But he that is spiritual,.... Meaning not any particular individual person, not the pope of Rome, as his adherents vainly imagine, whom they fancy to be a supreme and infallible judge in things spiritual, from whose judgment is no appeal, and who himself comes not under the judgment of any; for he is so far from being a spiritual man, or having judgment in spiritual things, that he stands described as the man of sin, the son of perdition, the wicked one, the beast, to whom a mouth is given, speaking great things and blasphemies; but a set of men are here meant, and not such who are only outwardly reformed in their lives and conversations, who are at best but moral, and not spiritual men; nor all that have a form of godliness, an appearance of spirituality; there may be such who may have this, and yet deny the power of it, in which the principle and essence of spirituality lies; nor all such who have spiritual gifts, which may be where there is no spiritual grace; or that have a greater degree of spiritual knowledge than others, or that even have a greater degree of real grace than others; for though these are certainly spiritual men, 1 Corinthians 3:1 yet they are not the only ones; others that have less knowledge and grace, are spiritual also, and are comprehended in this character; much less does it design such who have no flesh or sin in them, for there are none without sin in the present state; and if this was essential to a spiritual man, there would be no spiritual man in the world; such are only the saints in heaven, who are without fault before the throne: and after the resurrection will have spiritual bodies, as well as their spirits or souls are now made perfect: but here a spiritual man intends every man that is born of the Spirit; seeing what is born of the Spirit, is Spirit, or spiritual; from whence the regenerate man is denominated spiritual, he is such an one that is quickened by the Spirit of God, and lives spiritually by faith on Christ; he breathes after spiritual things, salvation by Christ, and an interest in him, communion with God, conformity to Christ, pardon of sin, a justifying righteousness, and eternal life: he has spiritual senses, and these in exercise; he has a spiritual sight of things, of himself, and his lost state by nature, and of the person, grace, and things of Christ; he has a spiritual hearing of the Gospel, by which faith comes; he hears so as to live, and he lives so as that he hears the joyful sound with understanding, approbation, and acceptance; he has a spiritual taste of things, of the grace of God, the fruit of Christ, and the truths of the Gospel; and he smells a sweet savour in them; he has a spiritual feeling, he feels the weight and burden of sin, the gracious influences and operations of the Spirit, and handles Christ, the word of life: he talks the spiritual language of Canaan, and his speech betrays him to be a spiritual man; and he walks spiritually by faith on Christ, and in the paths of holiness, righteousness, and truth: he is one that is renewed by the Holy Spirit, in the spirit of his mind; has a new heart, and a new spirit put within him; and is become a new creature in Christ: he has the good work of grace wrought in his soul; and in him grace is the reigning principle; in him the Spirit of God himself dwells, and he is led by him out of himself to Christ, and into all truth, and walks after him, and not after the flesh: his conversation is spiritual and heavenly; he is spiritually minded, he minds not the things of the flesh, but the things of the Spirit; and though there is a great deal of carnality in him, in his thoughts, his words, and actions, yet this is matter of grief to him, and is his daily complaint: and such an one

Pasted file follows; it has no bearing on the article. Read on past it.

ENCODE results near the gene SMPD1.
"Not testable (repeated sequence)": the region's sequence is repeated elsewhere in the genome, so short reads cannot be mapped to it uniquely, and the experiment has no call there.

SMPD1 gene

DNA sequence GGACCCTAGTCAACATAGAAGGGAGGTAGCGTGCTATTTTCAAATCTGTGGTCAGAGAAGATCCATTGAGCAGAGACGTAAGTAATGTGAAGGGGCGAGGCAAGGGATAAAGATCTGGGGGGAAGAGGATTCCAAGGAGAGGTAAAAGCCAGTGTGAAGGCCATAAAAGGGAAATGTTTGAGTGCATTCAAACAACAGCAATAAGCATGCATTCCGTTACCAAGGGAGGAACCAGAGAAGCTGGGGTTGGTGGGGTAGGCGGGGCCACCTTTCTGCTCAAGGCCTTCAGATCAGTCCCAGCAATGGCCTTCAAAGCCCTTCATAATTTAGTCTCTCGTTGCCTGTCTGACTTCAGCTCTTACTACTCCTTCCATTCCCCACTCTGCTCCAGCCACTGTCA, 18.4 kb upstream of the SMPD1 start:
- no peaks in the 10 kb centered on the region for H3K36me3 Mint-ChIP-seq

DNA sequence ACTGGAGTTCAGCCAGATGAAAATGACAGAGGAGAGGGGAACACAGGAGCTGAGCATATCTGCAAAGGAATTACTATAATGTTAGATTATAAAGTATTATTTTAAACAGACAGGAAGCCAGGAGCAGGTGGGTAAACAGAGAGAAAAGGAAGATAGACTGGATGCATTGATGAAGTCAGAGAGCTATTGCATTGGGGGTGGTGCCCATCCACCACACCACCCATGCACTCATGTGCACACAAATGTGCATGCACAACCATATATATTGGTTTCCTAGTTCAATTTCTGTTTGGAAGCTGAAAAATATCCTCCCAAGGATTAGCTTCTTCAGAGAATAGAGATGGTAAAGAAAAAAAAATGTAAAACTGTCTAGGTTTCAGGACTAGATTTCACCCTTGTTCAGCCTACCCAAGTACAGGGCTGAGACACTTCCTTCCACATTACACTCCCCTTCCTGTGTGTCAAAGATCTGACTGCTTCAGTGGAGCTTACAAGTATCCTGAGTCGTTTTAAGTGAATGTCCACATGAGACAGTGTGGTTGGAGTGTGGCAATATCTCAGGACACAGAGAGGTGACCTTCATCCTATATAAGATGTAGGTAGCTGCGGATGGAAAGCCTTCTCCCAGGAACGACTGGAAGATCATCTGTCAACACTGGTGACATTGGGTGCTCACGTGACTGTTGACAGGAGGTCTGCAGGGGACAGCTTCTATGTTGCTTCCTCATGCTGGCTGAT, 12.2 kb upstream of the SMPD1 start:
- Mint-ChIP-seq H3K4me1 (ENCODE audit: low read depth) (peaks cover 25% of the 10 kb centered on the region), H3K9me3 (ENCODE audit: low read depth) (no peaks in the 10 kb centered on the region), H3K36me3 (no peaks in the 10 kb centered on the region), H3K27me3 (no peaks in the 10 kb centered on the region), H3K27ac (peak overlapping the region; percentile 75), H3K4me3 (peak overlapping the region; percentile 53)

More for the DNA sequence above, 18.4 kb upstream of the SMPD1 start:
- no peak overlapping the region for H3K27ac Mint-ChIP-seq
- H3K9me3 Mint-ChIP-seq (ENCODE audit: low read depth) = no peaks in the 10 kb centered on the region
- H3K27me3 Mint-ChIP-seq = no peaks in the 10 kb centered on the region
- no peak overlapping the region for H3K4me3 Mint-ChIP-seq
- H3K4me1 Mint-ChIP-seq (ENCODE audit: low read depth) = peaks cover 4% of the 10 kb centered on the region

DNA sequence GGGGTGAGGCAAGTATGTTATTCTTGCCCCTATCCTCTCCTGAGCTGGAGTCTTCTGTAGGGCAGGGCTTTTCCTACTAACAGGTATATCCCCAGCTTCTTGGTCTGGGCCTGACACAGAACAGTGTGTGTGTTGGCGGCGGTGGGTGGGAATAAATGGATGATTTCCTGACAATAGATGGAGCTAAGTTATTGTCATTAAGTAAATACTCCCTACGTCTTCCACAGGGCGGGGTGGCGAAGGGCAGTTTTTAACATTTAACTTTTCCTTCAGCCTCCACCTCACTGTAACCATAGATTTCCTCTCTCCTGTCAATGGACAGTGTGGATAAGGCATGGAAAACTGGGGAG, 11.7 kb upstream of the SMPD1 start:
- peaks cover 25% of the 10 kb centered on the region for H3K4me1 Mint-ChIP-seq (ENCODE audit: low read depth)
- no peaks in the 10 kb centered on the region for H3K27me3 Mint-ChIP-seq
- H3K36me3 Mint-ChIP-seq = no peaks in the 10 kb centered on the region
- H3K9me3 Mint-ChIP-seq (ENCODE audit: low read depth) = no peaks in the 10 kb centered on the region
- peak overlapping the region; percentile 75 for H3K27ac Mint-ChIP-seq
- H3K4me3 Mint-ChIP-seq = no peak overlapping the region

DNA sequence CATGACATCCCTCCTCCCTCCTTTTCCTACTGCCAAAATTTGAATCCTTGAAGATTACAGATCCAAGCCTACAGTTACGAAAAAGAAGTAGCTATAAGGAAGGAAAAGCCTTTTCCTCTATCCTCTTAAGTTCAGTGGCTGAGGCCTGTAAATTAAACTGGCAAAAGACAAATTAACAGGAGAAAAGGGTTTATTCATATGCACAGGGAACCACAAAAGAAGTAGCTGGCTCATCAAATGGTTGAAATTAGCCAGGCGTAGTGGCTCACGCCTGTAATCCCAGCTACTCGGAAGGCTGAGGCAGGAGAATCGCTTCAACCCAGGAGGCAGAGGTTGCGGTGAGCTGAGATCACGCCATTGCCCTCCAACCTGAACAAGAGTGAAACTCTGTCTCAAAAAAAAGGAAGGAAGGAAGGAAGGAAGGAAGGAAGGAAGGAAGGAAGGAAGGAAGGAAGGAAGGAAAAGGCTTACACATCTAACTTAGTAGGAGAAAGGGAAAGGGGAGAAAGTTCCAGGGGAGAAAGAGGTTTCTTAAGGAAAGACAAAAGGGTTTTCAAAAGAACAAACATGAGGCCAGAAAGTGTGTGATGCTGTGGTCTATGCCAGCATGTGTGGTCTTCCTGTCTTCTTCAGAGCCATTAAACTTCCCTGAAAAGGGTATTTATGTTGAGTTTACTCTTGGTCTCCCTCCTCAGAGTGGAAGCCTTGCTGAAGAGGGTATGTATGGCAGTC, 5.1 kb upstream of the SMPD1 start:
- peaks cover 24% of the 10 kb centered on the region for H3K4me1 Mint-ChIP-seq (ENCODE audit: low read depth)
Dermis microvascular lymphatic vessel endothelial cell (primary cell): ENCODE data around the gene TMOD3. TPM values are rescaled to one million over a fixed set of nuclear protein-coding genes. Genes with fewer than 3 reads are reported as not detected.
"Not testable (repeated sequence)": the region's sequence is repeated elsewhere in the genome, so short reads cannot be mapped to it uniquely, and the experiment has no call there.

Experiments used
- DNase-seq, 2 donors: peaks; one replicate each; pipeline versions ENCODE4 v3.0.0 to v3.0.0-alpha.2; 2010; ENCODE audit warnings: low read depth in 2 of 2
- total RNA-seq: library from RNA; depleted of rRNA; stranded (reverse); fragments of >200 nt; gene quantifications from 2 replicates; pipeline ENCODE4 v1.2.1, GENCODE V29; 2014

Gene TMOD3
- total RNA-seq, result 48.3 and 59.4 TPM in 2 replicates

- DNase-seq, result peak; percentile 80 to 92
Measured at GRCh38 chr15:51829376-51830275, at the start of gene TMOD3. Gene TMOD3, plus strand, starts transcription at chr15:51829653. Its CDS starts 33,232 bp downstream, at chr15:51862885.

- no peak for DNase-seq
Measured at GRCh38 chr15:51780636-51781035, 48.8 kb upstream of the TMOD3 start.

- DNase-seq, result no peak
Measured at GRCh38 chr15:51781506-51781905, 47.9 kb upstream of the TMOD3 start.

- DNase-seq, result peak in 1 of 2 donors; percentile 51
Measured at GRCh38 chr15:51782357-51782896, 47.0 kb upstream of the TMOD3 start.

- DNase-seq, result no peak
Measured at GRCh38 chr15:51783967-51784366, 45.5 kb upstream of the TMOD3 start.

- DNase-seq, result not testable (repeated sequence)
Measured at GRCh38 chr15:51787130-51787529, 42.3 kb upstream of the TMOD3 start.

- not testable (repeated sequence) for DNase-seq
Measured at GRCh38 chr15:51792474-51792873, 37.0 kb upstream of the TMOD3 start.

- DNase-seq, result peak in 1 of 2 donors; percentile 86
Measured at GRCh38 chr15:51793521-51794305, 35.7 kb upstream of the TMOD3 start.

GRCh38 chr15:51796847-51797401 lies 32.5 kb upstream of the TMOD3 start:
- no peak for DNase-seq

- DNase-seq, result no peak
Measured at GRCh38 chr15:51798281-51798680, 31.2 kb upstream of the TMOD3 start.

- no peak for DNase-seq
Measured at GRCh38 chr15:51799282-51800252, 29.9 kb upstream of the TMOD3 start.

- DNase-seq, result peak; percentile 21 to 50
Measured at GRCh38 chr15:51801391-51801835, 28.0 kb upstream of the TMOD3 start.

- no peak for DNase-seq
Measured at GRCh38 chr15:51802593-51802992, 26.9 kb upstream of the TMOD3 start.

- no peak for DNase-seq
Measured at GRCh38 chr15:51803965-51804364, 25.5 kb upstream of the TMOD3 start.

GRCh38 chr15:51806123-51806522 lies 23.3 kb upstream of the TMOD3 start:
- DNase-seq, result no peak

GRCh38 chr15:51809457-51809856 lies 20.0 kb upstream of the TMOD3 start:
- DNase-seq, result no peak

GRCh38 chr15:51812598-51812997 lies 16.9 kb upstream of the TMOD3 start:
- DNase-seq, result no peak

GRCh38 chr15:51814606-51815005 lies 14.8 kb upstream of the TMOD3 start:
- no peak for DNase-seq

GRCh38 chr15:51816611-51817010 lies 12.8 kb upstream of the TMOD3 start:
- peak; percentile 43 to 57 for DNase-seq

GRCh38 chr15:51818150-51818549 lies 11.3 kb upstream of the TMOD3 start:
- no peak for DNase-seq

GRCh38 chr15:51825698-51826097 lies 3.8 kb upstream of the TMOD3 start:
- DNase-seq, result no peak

judgeth all things; or "discerneth all things"; not all things in nature, or which fall within the compass of human knowledge; there are many things he may have no knowledge of, nor judgment in, being for the most part not the wise and prudent, but the foolish things of the world who are spiritual; but things divine and spiritual, the things of the Spirit of God, the doctrines of the Gospel before spoken of; and these not every difficult passage of Scripture, or knotty point of controversy, but the several articles of faith, necessary and essential to salvation; these are plain and easy to him, they stand before him in a clear light; as that salvation is alone by Christ, pardon by his blood, justification by his righteousness, &c. these he has seen and tasted of, and relishes, and can discern things that differ, and approve those which are more excellent; he can distinguish truth from error, and the voice of Christ from the voice of a stranger; and knows when the Gospel is preached, and when not, of which he judges by the word of God and his own experience: not that every spiritual man has a like degree of spiritual knowledge and judgment, but everyone discerns and judges according to the measure of the gift of Christ: